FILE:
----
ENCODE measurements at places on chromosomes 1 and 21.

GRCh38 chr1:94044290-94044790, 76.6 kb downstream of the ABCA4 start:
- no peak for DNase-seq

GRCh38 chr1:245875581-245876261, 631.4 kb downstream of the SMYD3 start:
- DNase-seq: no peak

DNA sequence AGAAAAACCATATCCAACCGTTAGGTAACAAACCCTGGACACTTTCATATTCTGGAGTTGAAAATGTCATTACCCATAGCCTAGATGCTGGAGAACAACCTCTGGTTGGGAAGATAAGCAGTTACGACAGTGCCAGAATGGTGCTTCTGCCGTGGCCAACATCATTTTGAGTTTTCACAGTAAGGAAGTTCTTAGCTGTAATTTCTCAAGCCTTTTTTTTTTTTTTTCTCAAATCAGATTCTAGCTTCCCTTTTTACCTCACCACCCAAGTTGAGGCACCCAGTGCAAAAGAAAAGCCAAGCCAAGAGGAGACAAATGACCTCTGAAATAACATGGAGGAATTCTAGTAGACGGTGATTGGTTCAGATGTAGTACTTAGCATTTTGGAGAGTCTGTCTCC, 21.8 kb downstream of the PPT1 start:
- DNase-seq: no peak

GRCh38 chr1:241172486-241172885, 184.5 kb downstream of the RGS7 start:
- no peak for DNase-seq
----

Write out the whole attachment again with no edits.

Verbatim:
ENCODE measurements at places on chromosomes 1 and 21.

GRCh38 chr1:94044290-94044790, 76.6 kb downstream of the ABCA4 start:
- no peak for DNase-seq

GRCh38 chr1:245875581-245876261, 631.4 kb downstream of the SMYD3 start:
- DNase-seq: no peak

DNA sequence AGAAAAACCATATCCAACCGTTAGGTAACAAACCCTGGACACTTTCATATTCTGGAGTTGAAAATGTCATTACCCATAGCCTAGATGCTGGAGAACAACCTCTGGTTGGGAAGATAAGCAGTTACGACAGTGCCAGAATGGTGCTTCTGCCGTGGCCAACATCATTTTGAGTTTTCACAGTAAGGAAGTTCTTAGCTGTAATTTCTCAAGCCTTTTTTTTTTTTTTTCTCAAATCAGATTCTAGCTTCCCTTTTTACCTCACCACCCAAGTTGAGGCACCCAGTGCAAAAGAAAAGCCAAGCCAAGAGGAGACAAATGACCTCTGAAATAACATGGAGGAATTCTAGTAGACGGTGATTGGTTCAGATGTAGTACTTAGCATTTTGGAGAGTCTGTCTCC, 21.8 kb downstream of the PPT1 start:
- DNase-seq: no peak

GRCh38 chr1:241172486-241172885, 184.5 kb downstream of the RGS7 start:
- no peak for DNase-seq